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1. (To salute) every day on meeting (by) an embrace of the feet,
2. And (particularly) on return from a journey, (is prescribed in the case) of parents, of their blood relations, of elder (brothers), of persons venerable
[VI. 1. Apastamba I, 4, 14, 7-9; I, 2, 5, 18; I, 2, 8, 17-18.
3. 'Their blood relations, i.e. paternal and maternal uncles and the rest; elders, i.e. elder brothers; persons venerable on account of their learning, i.e. the teacher who has initiated him (akarya), the teacher who has instructed him (upadhyaya), and the rest.'--Haradatta.]
on account, of their learning, and of the Gurus of the latter.
4. On meeting (several persons, to whom such a salutation is due), together, the most venerable (must be saluted first).
5. On meeting persons who understand (the rule of returning salutes) one shall salute (them) pronouncing one's name, and (saving) 'I N. N. (ho! salute thee).'
6. Some (declare that) there is no restrictive rule for salutations between man and wife.
[4. Apastamba I, 2, 6, 29; 1, 2, 8, 19. 'on meeting his mother and other persons whose feet must be embraced, he shall first embrace the highest, i.e. the most excellent, afterwards the others. Who the most excellent is has been declared above, II, 50-51.
5. Apastamba I, 2, 5, 12-15. Professor Stenzler reads agnasamavaye, while my copies and their commentary show that gnasamavaye has to be read. Besides, it seems impossible to make any sense out of the former reading without assuming that the construction is strongly elliptical. 'On meeting, i.e. on corning together with him who knows the rule of returning a salute, he shall utter, i.e. loudly pronounce his name, i.e. the name which he has received on the tenth day (after his birth), and which is to be employed in saluting, and speak the word "I" as well as the word "this." They declare that instead of the word "this," which here is explicitly prescribed, the word "I am" must be used. Some salute thus, "I Haradatta by name" others, "I Haradattasarman;" and the common usage is to say, "I Haradattasarman by name." Thus the salutation must be made. Salutation means saluting. The affix ak is added to causatives and the rest. With reference to this matter the rule for returning salutes has been described by Manu II, 126. . . . As (in the above Sutra) the expression "on meeting persons knowing" is used, those who are unacquainted with the manner of returning a salute must not be saluted in this manner. How is it then to be done? It is described by Manu III, 123.'--Haradatta.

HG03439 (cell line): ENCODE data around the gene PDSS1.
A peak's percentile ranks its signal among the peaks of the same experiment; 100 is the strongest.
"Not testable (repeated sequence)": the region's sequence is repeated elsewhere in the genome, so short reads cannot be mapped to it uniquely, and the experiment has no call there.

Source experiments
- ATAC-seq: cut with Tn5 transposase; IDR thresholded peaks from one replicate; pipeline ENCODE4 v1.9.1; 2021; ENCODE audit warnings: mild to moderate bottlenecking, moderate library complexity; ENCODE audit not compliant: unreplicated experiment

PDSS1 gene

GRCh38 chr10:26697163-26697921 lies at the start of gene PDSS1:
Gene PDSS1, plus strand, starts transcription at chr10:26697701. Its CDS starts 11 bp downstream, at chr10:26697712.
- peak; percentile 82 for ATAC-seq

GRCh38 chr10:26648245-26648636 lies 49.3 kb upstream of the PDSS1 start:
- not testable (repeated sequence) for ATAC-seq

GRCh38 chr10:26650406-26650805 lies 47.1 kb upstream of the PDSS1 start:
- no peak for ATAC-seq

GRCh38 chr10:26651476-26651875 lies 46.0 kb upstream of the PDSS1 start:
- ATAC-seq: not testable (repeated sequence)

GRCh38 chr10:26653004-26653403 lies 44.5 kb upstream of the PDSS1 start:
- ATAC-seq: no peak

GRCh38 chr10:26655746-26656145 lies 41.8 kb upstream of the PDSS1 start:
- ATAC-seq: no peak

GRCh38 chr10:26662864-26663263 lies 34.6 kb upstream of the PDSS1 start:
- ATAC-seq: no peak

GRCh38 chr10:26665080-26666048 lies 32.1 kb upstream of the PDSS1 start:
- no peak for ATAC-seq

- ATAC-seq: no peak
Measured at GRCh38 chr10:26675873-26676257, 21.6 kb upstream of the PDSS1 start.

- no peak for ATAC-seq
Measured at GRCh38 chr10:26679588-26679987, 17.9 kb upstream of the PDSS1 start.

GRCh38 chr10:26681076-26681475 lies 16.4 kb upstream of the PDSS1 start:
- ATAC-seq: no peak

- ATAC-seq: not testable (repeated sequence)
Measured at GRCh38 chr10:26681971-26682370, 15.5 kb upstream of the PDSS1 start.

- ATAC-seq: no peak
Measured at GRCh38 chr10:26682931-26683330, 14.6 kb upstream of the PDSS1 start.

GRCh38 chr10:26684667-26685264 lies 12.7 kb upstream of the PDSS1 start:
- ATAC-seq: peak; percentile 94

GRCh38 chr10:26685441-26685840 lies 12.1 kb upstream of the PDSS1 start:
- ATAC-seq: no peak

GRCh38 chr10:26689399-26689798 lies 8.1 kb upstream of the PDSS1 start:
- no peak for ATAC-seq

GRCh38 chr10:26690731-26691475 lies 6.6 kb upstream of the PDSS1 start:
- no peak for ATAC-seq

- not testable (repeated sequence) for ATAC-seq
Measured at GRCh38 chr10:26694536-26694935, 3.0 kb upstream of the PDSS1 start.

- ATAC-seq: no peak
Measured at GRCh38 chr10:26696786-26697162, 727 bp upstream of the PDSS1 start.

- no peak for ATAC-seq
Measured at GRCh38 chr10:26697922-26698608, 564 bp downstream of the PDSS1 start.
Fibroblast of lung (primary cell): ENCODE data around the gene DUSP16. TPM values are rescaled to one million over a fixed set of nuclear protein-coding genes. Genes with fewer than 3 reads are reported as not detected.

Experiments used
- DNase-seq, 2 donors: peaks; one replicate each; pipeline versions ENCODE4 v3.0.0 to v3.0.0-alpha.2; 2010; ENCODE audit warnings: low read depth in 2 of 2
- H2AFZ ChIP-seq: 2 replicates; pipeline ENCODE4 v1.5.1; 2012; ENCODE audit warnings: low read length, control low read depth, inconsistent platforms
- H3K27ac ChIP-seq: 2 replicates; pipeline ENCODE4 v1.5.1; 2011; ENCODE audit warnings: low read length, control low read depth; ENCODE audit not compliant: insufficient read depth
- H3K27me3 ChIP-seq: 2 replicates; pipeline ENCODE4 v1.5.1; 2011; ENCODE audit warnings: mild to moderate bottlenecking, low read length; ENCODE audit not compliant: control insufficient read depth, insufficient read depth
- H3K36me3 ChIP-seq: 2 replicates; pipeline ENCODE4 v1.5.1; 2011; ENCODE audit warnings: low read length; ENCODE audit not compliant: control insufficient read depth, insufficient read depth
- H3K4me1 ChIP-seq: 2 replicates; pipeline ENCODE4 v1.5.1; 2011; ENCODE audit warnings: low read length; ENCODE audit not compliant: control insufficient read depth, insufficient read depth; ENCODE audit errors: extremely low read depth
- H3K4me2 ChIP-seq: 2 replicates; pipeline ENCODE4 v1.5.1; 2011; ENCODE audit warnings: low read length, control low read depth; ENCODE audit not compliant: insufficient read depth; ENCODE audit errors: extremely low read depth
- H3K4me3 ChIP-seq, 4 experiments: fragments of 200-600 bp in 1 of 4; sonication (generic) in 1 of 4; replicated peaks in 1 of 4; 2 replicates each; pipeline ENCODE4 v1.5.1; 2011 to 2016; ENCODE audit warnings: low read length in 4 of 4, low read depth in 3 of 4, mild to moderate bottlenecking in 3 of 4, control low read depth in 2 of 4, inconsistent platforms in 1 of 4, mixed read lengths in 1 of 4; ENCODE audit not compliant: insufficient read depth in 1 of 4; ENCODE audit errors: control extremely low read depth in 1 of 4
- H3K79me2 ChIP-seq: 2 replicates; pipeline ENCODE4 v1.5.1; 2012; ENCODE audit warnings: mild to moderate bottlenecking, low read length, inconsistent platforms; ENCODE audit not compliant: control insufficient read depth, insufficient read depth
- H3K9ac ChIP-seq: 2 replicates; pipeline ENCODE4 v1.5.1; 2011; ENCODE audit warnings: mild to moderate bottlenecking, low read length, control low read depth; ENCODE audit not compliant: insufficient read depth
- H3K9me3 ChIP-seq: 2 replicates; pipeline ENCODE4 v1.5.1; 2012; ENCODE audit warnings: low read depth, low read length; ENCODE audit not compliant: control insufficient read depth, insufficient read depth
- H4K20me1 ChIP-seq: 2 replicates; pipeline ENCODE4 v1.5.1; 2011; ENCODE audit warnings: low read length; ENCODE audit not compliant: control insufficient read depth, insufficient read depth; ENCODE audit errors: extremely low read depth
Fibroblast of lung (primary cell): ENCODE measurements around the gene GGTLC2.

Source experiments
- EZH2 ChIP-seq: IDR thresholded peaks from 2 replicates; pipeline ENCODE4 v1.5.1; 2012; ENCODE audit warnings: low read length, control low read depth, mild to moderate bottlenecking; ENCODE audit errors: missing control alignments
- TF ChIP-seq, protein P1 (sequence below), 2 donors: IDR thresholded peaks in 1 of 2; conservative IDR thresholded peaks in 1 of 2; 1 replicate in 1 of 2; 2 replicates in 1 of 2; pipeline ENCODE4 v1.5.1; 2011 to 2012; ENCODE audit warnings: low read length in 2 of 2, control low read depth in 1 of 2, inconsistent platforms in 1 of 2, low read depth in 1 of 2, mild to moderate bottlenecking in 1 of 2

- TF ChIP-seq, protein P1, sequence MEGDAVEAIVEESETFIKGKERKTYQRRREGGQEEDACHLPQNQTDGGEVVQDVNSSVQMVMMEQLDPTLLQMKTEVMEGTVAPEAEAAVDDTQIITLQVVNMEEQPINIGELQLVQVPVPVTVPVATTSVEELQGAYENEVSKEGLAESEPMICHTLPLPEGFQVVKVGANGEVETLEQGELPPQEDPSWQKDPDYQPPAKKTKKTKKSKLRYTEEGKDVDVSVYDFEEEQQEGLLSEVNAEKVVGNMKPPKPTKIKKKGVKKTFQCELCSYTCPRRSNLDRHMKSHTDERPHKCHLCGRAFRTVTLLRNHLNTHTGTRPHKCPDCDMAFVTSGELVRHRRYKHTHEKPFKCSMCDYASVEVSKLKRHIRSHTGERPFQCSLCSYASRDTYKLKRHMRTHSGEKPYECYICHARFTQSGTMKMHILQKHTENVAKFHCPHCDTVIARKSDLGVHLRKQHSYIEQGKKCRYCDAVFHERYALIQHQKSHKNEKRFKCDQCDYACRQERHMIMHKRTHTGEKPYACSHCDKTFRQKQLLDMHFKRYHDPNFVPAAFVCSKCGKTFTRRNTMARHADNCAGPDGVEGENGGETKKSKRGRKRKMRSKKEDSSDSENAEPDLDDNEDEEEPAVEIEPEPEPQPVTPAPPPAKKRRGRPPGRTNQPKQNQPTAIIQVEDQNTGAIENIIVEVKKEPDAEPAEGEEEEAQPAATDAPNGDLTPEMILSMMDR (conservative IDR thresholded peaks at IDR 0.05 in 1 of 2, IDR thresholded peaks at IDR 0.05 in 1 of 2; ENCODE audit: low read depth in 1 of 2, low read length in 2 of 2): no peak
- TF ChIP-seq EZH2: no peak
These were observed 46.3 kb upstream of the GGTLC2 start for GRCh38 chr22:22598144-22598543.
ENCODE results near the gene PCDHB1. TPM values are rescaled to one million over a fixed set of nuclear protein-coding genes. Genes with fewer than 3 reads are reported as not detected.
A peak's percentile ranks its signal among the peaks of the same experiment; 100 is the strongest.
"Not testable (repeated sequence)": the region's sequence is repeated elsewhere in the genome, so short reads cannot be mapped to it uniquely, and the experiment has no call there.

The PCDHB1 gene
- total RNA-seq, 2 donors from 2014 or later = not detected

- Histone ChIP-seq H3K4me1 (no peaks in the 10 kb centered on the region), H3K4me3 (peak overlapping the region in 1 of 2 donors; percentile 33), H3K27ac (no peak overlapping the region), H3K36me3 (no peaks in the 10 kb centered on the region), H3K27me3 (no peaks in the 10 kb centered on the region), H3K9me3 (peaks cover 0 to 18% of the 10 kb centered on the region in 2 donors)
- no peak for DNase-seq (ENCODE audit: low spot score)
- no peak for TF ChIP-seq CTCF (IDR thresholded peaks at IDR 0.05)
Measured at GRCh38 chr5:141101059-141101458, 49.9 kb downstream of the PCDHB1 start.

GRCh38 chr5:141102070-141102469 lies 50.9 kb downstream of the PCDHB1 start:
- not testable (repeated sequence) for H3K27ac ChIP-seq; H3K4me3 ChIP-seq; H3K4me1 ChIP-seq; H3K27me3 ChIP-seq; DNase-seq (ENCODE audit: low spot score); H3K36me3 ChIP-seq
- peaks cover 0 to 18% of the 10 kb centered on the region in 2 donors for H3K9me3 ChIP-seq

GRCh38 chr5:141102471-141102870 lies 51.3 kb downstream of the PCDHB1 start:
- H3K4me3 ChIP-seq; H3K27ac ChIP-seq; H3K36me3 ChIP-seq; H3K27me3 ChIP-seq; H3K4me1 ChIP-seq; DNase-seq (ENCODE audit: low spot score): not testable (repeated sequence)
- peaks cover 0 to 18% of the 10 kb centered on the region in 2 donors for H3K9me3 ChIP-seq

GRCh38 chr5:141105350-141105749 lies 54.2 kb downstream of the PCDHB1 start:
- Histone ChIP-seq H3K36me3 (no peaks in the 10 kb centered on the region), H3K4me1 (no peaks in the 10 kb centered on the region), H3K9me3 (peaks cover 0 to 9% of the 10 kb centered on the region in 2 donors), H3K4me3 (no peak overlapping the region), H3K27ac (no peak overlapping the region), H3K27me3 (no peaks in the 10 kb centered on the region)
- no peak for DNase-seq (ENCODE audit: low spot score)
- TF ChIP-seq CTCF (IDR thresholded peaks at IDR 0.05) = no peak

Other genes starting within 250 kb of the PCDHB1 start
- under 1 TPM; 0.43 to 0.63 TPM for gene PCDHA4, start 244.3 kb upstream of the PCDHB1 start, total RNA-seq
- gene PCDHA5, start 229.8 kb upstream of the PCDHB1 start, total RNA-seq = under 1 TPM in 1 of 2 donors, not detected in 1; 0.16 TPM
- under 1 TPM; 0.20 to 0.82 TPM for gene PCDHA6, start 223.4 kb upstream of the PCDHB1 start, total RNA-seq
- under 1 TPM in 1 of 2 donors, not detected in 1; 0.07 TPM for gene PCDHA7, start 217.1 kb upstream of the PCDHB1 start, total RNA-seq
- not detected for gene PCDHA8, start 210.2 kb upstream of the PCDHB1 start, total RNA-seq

6. 'As Gautama says, "Some declare," the restrictive rule must, in his opinion, be foIlowed.'--Haradatta.]
7. (The feet of) other female (relations) than the mother, a paternal uncle's wife and (elder) sisters (need) not (be embraced, nor need they be saluted) except on return from a journey.
8. The feet of wives of brothers and of the mother-in-law (need) not be embraced (on any occasion).
9. But (on the arrival of an) officiating priest, a father-in-law, paternal and maternal uncles who are younger (than oneself), one must rise; they need not be saluted (as prescribed above, Sutra 5).
10. In like manner (any) other aged fellow-citizen, even a Sudra of eighty years and more, (must be honoured) by one young enough to be his son,
11. (And) an Arya, though (he be) younger, by a Sudra;
12. And he shall avoid (to pronounce) the name of that (person who is worthy of a salutation).